Why generic ‘Hi, [YOUR NAME],’ email wastes your money and the 5-step fix

Email marketing is alive and well, but I’m surprised some companies continue to send faux personalized messages with blind pitches like this:

“Hi, Dawn — hope you’re well. I’m hoping you might be able to help me out with a favor. I’m looking for an advertising contact at The Simons Group. Have you thought about utilizing this venue to engage with customers and potential customers? We’d love to set up a time to chat. Thanks so much!”

The make-believe familiarity is bad enough, but the sender clearly didn’t do any research or she would have realized we write and design ads. Within minutes of receiving this email, a consultant sent me a reminder to attend a hot marketing seminar that was starting that afternoon – in London.

targetThe big fail

Generic email marketing is about as effective as trying to win the gazillion-dollar lottery. In fact, the chances of winning the jackpot are probably greater than the odds of reaching prospects and customers with fill-in-the-blank offers. Playing the numbers game – sending email by the gross and hoping at least some of them stick – is also sadly misguided.

Recipients delete these emails instantly. Many of them probably also do what I do – create a filter that keeps future messages from getting to my inbox. So many outlets are already competing for my attention; anything that saves me from having to comb through junk “Hi, [YOUR NAME],” email is a blessing.

The antidote

Smart marketers know there’s a better way to attract and retain customers. Here’s a five-step fix you can use today:

  1. Do your homework. Rather than peppering 1,000 people with the same general offer, figure out who you want to connect with and what they do. In other words, don’t promote website design to an agency that creates websites. Not only does it make you look dumb, but it also wastes time and money.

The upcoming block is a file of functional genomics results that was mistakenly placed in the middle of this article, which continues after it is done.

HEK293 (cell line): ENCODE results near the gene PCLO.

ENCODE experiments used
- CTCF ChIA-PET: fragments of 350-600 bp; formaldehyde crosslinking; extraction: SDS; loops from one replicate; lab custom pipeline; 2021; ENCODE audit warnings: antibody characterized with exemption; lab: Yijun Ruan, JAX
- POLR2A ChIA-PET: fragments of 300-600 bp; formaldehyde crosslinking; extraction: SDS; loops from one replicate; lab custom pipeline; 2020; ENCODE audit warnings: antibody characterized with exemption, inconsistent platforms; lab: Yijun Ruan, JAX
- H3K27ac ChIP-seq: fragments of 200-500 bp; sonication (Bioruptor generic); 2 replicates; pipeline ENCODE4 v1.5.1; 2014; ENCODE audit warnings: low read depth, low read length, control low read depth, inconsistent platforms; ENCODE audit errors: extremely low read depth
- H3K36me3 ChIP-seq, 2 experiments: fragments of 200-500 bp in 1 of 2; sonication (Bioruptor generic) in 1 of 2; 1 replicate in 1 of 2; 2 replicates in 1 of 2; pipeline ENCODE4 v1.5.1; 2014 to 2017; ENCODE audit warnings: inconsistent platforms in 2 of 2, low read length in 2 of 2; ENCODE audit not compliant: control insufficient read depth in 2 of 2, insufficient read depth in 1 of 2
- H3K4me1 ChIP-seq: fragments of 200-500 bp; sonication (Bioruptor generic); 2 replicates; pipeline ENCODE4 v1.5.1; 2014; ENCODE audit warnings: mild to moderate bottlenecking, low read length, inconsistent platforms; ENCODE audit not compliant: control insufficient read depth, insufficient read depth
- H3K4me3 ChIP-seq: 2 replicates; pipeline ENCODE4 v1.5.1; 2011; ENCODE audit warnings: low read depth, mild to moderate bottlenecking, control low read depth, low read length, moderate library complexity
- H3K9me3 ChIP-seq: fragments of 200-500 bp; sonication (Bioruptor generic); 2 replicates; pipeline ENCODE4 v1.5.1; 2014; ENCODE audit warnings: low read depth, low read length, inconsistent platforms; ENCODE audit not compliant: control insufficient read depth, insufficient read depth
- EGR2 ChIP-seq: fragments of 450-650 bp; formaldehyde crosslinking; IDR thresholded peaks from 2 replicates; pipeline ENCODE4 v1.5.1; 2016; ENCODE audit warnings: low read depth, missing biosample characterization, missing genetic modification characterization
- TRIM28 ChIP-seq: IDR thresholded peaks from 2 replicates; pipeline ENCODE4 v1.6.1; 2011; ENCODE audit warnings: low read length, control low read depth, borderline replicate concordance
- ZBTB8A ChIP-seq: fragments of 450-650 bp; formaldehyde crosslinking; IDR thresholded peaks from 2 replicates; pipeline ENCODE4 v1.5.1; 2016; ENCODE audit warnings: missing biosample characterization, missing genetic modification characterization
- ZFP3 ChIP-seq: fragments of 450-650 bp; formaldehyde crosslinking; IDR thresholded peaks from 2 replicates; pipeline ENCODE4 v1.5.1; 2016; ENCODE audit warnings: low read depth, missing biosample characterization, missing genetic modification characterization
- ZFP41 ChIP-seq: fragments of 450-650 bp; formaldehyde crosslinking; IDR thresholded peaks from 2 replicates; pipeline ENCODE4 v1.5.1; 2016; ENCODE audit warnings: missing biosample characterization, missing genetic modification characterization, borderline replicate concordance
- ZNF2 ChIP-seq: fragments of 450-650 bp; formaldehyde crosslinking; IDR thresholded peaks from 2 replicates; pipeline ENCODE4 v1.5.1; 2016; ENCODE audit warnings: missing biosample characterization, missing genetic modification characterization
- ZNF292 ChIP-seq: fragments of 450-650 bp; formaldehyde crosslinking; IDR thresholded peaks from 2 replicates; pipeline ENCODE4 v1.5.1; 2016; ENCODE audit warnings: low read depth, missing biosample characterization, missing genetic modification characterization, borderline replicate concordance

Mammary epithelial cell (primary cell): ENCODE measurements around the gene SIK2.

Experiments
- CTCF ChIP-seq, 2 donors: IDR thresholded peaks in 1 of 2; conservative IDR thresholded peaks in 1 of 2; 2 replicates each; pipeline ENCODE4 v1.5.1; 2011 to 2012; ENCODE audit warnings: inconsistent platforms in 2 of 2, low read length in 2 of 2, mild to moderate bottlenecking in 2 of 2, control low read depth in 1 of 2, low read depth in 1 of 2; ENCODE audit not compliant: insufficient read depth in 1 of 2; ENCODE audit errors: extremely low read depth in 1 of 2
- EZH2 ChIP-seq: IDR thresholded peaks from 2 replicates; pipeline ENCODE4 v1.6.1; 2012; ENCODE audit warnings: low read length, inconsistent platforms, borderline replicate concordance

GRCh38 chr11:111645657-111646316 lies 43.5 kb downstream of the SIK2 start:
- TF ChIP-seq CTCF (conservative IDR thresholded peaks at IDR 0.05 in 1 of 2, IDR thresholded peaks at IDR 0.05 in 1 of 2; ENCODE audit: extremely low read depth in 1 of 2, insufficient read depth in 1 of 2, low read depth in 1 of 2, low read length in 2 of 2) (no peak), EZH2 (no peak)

2. Identify your goals. Do you want to want to entice current customers to renew their maintenance contracts? Are you testing a new product and need to gauge how prospects will react to it? Having a specific goal will help you determine your campaign’s success.
  3. Pass the “what’s in it for me?” test. Every email should explain how the recipient will benefit from your products and services. Your offer may seem like a no-brainer to you, but you’ll still need to back it up. It isn’t necessary to send 1,000 unique messages – that would take forever – but be as specific as possible.
  4. Use short, punchy subject lines. Even if you have epic design and content, no one will open your message if you’ve got a boring subject line. Make it intriguing and include a clear benefit — see number 3.
  5. Follow up. Don’t send one email and expect instant results. Effective marketing campaigns have multiple touch points – often a combination of online and print initiatives.

Before launching your campaign, learn other good email practices and find out how to avoid the most common email marketing mistakes.

Is your email marketing intelligent and relevant? How do you ensure your messages are on point? Let us know in the comments below.

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